Hey man, go light on William Faulkner's mother. She's getting old. If you had teachers who told you to embrace mistakes, you must have grown up in a different United States of America educational system than I did. AND if you had teachers who told you to embrace your mistakes you must have felt like you'd won a free trip to Disneyland! (I, Charles, am that good good friend who will turn on you in a minute.)
Using the paranormal in any way is an interesting and slightly dangerous path to walk. It's easy to fall into cliches or go to a place that's unbelievable. It has to be exactly consistent to be good, and some great "twist" about how it works is always good. I tried it to a small degree in The Sledding Hill. I had to do an amazing amount of editing on that very short book because I couldn't get it in my head what the dead narrator would know and not know and how he would articulate it. He was still fourteen and I needed his teenage voice, but he had also escaped out into the universe where, I assume (and therefore incorporate) that he would know more. When you're writing such a book you're appreciative of good editing. I'm doing it again in a different way with this new novel and like you, am having fun, yet creating much chaos in my cranium.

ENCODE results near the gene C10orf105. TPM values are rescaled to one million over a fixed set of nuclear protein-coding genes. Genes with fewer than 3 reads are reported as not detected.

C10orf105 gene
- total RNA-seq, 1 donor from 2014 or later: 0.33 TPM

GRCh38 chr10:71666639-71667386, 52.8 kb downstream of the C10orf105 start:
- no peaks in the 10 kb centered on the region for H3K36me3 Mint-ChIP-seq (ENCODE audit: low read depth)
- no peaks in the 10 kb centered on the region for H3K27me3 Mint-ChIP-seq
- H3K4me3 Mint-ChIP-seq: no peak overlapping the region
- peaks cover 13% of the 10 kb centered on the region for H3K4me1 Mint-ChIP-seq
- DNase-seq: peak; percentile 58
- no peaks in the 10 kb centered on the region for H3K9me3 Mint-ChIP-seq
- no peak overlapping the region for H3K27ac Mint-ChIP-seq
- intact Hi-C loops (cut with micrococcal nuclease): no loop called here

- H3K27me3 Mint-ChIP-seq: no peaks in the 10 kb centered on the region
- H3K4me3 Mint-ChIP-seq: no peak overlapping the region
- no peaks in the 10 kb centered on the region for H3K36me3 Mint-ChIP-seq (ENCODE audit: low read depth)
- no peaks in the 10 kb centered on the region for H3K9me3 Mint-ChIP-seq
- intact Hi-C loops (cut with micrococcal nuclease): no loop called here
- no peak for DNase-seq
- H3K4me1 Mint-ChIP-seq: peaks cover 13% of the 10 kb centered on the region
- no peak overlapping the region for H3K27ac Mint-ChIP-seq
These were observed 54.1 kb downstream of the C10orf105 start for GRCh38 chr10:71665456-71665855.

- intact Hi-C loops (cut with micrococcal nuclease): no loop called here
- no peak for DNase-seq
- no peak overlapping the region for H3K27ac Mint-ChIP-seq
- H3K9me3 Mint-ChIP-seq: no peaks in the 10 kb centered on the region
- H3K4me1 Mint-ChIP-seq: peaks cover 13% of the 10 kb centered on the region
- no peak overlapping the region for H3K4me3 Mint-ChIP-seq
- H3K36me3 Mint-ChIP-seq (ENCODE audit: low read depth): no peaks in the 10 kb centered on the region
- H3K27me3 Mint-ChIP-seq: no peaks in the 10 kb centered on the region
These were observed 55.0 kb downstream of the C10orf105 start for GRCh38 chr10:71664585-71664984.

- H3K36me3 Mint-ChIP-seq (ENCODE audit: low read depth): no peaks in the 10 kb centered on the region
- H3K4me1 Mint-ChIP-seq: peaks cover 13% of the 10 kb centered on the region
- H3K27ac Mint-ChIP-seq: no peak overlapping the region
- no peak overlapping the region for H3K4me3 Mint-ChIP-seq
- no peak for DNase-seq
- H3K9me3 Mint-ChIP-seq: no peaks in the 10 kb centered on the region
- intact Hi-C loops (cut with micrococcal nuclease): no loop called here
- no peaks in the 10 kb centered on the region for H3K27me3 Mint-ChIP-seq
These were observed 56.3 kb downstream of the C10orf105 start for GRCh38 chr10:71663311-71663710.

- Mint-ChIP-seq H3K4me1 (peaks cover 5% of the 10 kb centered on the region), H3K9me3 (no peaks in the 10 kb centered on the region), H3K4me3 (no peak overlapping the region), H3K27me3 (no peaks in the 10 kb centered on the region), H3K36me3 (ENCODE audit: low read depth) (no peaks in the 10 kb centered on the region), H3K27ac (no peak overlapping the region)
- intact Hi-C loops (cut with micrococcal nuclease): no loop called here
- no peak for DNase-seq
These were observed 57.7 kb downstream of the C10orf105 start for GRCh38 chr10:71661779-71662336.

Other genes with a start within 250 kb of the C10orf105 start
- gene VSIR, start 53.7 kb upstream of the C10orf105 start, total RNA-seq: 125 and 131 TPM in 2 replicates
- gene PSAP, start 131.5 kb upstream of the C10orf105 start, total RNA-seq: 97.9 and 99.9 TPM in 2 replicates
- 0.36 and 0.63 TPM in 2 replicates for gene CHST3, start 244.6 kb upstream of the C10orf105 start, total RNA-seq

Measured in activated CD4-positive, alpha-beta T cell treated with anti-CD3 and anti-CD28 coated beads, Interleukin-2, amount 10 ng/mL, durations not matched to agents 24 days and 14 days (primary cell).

Again, go light on Mrs. Faulkner. She carries the burdon of birthing an author who is at the same time very famous and unreadable.